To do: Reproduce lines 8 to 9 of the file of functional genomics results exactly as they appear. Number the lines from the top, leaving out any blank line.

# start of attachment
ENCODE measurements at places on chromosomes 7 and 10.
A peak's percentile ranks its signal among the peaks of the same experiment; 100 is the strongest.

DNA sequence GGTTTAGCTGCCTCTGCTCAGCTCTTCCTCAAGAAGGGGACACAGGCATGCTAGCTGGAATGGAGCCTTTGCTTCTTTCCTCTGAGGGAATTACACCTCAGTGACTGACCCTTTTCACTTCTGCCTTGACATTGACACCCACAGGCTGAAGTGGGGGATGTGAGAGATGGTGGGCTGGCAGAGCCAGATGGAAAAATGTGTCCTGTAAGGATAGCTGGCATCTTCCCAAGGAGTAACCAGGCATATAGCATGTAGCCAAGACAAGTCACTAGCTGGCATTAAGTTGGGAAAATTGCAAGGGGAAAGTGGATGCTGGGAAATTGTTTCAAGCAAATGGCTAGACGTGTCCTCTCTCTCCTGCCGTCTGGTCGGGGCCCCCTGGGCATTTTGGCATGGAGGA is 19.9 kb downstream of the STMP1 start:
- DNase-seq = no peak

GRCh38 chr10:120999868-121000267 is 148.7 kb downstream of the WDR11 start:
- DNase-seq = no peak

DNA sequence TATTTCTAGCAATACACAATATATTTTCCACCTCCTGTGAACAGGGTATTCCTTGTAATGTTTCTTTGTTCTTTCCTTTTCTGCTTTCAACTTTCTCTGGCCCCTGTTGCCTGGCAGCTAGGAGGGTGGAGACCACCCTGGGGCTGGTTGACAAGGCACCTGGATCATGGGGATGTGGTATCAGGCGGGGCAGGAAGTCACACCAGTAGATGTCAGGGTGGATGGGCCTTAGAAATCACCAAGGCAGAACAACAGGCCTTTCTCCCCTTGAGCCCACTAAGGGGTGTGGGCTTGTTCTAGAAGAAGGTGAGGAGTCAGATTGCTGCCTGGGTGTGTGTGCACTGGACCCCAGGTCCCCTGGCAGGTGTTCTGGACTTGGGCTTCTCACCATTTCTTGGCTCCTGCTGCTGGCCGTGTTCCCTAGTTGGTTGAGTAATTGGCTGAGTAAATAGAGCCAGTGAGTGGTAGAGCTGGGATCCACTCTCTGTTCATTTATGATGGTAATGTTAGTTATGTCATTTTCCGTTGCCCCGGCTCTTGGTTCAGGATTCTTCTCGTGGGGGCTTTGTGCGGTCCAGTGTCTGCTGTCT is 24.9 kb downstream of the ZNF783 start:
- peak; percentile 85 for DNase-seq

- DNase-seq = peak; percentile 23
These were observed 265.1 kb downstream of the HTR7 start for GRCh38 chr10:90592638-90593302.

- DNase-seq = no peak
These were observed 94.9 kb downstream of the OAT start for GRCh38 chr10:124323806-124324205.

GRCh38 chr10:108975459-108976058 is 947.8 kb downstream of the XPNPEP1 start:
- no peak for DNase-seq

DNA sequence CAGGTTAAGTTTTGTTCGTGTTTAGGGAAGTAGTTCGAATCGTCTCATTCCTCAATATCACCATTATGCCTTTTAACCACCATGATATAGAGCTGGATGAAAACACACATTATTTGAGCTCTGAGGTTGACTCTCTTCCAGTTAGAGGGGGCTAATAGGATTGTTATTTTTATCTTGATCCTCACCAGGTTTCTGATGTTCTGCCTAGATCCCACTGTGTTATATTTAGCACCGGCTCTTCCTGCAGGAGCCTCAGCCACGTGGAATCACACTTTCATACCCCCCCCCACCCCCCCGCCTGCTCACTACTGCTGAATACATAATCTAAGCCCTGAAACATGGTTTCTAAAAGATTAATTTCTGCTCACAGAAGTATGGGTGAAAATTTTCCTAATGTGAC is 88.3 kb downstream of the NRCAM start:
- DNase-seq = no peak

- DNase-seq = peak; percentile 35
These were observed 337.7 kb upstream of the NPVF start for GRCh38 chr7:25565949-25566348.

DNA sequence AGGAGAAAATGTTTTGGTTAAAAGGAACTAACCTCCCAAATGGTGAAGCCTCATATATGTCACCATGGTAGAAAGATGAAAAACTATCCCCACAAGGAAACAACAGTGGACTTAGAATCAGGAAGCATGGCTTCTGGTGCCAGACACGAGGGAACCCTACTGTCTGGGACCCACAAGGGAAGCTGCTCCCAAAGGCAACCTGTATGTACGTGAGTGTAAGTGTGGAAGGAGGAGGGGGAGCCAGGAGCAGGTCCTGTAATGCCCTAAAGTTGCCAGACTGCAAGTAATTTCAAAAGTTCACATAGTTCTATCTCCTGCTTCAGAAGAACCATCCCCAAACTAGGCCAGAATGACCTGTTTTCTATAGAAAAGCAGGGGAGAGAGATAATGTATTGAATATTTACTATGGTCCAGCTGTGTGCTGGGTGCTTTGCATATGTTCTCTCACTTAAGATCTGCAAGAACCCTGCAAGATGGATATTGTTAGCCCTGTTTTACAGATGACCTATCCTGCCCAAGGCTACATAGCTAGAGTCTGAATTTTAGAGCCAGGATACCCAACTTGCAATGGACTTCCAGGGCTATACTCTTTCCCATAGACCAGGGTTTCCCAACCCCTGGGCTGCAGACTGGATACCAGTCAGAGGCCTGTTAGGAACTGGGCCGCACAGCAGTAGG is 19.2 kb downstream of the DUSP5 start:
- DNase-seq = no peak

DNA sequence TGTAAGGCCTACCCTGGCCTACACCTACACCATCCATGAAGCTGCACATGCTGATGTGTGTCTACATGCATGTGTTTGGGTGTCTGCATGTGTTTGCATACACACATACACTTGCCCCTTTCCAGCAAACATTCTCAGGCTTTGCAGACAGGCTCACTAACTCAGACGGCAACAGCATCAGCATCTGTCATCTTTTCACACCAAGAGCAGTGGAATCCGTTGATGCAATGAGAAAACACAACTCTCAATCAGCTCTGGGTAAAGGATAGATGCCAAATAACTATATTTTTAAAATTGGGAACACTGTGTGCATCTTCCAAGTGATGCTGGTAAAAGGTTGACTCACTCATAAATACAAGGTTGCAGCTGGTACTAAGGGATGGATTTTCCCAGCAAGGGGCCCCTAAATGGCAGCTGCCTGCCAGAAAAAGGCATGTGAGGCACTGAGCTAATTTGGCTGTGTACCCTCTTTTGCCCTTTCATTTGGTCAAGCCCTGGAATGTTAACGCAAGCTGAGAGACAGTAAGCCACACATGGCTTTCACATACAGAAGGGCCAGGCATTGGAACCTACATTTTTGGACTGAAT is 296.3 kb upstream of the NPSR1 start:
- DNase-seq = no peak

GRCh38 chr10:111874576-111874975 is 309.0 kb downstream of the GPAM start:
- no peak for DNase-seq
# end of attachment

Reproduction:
- peak; percentile 85 for DNase-seq

- DNase-seq = peak; percentile 23